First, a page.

2010-10-14 / Front Page
Expansion of the Chabad gets new life
Ventura County officials postponed a decision on the Oak Park Chabad expansion Tuesday in order to investigate a charge that the county violated a federal religious land use law when it earlier denied the synagogue’s request to expand its occupancy.
In July, county planning commissioners turned back an effort by the neighborhood Chabad to increase occupancy from 70 to 145 people for Saturday services and special holidays, and to keep an illegal patio enclosure intact.
After removing the 750- square-foot patio structure, Chabad filed an appeal with the county board of supervisors hoping to overturn the planning commission’s decision.
Chabad attorney Philip Dunn said denial of the expansion violates the Religious Land Use and Institutionalized Persons Act of 2000, which says governments must have compelling reasons to deny a church, synagogue or mosque. “They only denied it because they believed that it may cause too much noise or private intrusion, but there’s no evidence of that,” Dunn said.
“The planning commission found no environmental impacts, the fire marshal determined that 145 people is safe and there was no traffic congestion problem,” the attorney said.
Chabad has operated the synagogue inside a 4,000-square-foot single-family home in the 5900 block of Conifer Street since 1994. The converted house retains a residential look outside, but was modified inside to accommodate religious activities. The proposed expansion provoked the ire of neighbors, who feared additional parking and noise problems in their community.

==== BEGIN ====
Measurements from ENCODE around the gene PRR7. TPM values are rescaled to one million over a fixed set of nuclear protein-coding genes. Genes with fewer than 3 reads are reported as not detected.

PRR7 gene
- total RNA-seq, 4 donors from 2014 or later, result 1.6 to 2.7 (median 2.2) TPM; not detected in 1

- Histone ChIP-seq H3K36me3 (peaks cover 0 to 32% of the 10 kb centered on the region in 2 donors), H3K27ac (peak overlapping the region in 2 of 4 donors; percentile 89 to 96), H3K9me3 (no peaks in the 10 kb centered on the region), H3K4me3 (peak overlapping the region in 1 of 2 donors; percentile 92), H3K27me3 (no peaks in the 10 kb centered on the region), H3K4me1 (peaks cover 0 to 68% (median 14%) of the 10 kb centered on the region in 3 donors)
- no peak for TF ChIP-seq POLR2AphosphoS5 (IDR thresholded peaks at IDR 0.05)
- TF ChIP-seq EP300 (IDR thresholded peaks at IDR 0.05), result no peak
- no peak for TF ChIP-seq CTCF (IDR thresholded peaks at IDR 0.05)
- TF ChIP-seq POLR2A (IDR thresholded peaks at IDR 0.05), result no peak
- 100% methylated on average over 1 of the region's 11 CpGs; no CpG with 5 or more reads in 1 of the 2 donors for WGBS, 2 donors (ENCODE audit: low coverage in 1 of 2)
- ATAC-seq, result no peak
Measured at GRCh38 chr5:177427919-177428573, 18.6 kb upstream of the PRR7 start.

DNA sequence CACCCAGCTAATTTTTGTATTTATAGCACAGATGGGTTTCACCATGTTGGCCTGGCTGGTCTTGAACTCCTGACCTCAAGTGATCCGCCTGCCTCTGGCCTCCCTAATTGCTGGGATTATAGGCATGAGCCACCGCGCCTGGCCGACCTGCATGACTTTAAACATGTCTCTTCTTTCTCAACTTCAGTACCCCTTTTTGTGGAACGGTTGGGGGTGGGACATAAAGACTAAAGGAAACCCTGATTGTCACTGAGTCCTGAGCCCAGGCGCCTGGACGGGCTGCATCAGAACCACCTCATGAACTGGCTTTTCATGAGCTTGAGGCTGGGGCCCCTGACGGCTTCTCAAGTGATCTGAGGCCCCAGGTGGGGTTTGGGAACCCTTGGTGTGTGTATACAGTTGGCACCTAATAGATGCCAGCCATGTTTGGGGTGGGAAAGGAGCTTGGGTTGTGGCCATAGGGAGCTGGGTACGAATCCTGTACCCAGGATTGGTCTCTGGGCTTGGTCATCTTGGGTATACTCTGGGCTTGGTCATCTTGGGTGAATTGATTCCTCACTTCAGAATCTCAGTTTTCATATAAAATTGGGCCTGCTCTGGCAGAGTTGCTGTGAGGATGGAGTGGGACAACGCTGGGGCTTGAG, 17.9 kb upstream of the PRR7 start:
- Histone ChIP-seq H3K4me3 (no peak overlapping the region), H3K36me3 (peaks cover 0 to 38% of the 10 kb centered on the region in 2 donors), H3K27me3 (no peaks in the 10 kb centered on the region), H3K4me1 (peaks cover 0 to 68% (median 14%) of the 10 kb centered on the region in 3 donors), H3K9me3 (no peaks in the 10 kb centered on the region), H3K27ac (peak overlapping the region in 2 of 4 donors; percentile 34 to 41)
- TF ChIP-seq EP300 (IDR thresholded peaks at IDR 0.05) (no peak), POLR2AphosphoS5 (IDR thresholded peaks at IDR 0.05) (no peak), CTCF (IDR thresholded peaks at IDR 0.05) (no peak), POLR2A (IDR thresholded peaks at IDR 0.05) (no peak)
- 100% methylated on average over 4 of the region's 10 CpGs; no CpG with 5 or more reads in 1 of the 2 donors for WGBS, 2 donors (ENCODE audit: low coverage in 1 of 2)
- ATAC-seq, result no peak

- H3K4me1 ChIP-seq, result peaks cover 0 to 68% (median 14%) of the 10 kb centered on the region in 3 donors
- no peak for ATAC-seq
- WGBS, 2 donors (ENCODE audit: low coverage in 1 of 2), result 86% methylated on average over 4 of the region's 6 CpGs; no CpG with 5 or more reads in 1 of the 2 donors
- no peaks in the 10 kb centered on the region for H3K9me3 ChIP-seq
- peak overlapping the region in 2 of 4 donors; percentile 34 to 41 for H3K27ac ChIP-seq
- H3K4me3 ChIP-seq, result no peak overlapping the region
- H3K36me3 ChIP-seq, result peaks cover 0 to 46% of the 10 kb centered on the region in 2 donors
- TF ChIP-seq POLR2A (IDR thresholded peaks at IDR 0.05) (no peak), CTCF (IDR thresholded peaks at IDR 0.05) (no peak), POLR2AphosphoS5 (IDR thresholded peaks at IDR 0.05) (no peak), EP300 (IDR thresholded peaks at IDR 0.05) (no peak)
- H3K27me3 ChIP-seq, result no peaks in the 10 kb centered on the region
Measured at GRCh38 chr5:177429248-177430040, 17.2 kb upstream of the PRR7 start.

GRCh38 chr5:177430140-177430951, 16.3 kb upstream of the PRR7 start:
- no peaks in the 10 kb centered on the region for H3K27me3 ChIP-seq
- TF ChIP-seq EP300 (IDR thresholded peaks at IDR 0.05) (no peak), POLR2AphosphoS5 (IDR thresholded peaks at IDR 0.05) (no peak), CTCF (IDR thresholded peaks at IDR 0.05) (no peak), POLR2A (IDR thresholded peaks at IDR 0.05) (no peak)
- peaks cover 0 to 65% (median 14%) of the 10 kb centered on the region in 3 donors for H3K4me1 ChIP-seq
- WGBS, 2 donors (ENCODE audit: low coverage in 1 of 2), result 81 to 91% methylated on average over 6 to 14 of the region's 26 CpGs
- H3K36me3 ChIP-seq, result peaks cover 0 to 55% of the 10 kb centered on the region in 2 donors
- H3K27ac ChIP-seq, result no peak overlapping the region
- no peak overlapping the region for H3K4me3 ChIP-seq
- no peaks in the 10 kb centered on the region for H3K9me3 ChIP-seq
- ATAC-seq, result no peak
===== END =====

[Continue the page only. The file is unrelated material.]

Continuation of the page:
Supervisor Linda Parks recommended postponing the Oct. 12 hearing to allow the planning department to review the land use laws and determine whether they apply to the Oak Park situation.
“I want to make sure our decision is well founded. It’s one of those situations where we could get sued so we need the information,” Parks said.
Supervisor Peter Foy said the religious land use act could serve to overturn the planning commission’s recent denial and give new life to the expansion request.
“The Board (of Supervisors) should only review the issue if the new decision is appealed or if the religious land use act doesn’t apply,” Foy said.
Chabad leaders were pleased with the supervisors’ stance.
“I understand the county’s decision because the law is very much in our favor and they want to make sure that they research it and make the right decision,” said Rabbi Shlomo Bistritzky, synagogue director.
Lenore Lewis, a resident who lives near the Chabad and opposes the expansion, said officials made a prudent choice.
“Given the impact of this decision to every homeowner in Ventura County, it is vitally important that all aspects of the facts be thoroughly examined,” Lewis said.
County officials estimate it will take about a month to reconsider the Chabad case.